The Big Idea: Kat Howard
Some stories beg to be written, and sometimes characters do the same. In author Kat Howard’s case, she intentionally left a door open for her character to walk through so she could write her again. Read on to see how this turned into her newest novel, A Sleight of Shadows.
I’m afraid this post must open with a confession: I am here under fraudulent pretenses. A Sleight of Shadows did not start with a big idea. It started with a very small one.
Look. I know. But I can explain.
A Sleight of Shadows is the second book in my now-complete Unseen World duology. The first book, An Unkindness of Magicians, was sold – and written – as a standalone. I thought I was finished! I knew what I was writing next. I was ready to move on.
Okay, that last bit is sort of a lie, too. I wasn’t all the way ready to move on. I loved writing Sydney and I felt really badly about how I left her at the end of An Unkindness of Magicians. So I left the tiniest door cracked open, there at the end, just in case I could maybe someday find my way back into the story.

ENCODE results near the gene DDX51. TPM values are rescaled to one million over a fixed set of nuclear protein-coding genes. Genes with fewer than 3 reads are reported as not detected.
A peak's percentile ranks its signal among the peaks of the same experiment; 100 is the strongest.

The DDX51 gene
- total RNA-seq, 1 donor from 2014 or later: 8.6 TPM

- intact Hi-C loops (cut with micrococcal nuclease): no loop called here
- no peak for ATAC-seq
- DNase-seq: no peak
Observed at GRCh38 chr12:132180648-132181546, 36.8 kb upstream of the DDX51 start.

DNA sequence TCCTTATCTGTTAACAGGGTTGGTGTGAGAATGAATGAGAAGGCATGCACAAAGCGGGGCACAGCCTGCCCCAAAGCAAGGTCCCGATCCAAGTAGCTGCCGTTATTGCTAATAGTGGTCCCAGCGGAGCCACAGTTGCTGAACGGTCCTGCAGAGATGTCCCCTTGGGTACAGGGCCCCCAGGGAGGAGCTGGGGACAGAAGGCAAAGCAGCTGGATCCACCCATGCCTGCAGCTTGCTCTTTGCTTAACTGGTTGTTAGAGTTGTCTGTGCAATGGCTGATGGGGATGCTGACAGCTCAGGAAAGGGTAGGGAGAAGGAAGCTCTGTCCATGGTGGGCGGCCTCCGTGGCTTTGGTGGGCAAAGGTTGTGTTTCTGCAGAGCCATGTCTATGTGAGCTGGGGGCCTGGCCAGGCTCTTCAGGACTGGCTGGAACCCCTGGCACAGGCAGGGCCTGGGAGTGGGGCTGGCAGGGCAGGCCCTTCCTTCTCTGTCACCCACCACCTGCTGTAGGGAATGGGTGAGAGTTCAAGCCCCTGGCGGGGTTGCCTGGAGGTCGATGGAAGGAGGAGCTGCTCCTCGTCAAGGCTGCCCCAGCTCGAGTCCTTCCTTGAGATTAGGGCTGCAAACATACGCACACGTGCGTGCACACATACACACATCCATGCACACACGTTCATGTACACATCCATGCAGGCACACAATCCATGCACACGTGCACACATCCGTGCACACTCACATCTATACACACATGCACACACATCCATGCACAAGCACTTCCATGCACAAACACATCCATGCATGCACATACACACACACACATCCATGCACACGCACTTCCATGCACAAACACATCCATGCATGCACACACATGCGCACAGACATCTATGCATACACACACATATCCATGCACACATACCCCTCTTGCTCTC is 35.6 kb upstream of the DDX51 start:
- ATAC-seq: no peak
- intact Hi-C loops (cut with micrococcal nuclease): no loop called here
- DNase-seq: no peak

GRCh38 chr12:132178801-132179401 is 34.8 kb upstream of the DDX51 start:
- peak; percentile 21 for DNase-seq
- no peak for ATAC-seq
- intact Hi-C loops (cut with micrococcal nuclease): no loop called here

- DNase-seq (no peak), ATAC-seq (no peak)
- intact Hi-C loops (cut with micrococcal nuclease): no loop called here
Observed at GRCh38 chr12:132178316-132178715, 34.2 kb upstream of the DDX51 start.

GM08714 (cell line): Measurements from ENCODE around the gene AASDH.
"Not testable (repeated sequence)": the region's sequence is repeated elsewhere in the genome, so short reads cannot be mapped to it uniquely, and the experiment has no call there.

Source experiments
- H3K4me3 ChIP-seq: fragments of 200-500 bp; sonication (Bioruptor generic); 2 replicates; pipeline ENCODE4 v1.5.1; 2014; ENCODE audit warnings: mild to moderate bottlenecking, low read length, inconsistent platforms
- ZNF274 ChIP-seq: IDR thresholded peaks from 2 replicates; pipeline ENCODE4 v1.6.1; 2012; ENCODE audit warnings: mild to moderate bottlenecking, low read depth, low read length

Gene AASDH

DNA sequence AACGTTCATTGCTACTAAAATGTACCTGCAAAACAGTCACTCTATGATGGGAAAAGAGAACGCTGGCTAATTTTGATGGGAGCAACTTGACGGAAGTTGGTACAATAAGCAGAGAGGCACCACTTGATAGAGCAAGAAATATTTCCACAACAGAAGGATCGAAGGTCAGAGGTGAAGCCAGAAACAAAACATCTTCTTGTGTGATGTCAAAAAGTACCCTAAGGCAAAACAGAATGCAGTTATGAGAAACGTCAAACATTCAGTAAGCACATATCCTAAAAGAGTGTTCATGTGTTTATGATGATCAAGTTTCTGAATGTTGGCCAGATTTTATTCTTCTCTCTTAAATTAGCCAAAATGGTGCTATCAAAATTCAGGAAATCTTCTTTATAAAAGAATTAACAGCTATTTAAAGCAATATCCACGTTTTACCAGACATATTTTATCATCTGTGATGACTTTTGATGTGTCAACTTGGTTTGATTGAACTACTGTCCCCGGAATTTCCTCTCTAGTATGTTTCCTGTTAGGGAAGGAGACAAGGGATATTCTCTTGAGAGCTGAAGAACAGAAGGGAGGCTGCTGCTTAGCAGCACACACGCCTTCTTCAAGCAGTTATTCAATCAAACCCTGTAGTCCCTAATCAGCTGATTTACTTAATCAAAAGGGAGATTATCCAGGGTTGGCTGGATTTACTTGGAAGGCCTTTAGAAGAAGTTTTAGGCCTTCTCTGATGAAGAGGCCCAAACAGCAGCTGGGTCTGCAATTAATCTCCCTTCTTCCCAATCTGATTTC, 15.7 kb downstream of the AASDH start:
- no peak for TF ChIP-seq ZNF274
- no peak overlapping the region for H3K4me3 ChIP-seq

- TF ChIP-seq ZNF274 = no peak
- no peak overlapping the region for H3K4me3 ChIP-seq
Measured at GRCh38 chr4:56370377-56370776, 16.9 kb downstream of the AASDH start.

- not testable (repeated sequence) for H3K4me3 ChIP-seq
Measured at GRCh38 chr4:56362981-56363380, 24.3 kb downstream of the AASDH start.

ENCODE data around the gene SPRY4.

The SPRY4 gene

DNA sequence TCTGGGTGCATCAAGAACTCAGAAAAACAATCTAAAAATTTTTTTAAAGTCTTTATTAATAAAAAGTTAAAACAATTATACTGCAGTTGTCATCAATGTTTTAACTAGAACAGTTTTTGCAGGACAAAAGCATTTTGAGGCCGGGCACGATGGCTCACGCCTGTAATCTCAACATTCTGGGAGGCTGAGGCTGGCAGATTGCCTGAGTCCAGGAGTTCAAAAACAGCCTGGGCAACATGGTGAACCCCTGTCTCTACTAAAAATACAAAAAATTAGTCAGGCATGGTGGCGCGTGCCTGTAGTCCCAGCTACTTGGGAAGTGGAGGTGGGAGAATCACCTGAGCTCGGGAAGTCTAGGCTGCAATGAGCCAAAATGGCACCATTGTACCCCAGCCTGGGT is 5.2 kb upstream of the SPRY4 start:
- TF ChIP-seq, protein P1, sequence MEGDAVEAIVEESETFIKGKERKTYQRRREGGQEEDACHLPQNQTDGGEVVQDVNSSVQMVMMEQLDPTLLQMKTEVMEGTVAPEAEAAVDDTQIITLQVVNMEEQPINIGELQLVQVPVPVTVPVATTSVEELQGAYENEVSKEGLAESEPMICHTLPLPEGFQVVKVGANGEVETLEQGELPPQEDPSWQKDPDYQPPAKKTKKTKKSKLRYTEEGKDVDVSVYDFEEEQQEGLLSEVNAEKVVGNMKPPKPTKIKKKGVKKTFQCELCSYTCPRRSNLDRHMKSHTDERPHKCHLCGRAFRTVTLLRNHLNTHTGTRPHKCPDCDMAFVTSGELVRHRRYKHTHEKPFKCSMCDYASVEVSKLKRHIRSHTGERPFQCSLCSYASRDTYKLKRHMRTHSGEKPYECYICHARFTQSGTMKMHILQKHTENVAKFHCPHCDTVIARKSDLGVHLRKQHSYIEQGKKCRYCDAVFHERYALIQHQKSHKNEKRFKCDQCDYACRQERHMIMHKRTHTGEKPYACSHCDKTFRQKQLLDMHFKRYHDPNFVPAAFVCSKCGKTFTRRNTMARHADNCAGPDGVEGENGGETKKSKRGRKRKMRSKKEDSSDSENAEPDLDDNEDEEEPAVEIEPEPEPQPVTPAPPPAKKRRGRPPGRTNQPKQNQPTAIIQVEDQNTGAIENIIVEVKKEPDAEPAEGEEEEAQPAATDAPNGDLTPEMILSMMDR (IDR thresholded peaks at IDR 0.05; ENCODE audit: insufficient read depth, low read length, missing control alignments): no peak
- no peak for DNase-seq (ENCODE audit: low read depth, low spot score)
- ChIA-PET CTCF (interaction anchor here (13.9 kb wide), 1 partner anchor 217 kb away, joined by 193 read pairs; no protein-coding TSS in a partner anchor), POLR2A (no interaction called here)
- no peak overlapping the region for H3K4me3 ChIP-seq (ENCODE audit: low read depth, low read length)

Then circumstances came together so that I could write a sequel. Which was great! I was so excited! There was only one slight problem: I had written an entire book thinking that was the entire story. I had tied up storylines, I hadn’t saved anything for later. I hadn’t even set up a later! And all I had to start the next one with was that very tiny cracked-open door.
That door, perhaps unsurprisingly in a series about magicians, opened onto magic: People who wanted magic. People who wanted more magic than they had. People who wanted magic to be easier, and who were willing to be utterly ruthless to make sure that it was.
And that led me into wondering what magic wanted, because magic, in the Unseen World, is more than just a tool. If not quite an entity (or is it?) it is at least a presence. It is absolutely something that can want. There it was, finally: My Big Idea.
There is a concept in landscape architecture that’s known as “desire lines.” These are places where foot traffic tends to go, sometimes even wearing a path, even when there is an alternate paved path or sidewalk. In the Unseen World, magic sometimes follows desire lines – a spell that is particularly old, or particularly large begins to have wants of its own, including the desire to continue existing. These wants – as one might expect in fiction – cause complications. Because sometimes what a magician wants and what magic wants is very, very different – sometimes, even within the same spell.
A Sleight of Shadows wrangles with other ideas as well, like, “what happens when you change a society in a way that makes things much more difficult for its most powerful members?” (Spoiler: Nothing good.) Like, “what does it mean to sacrifice?” and “what happens when the skeletons of the past literally come back?”
But it started with wanting. And with a cracked-open door.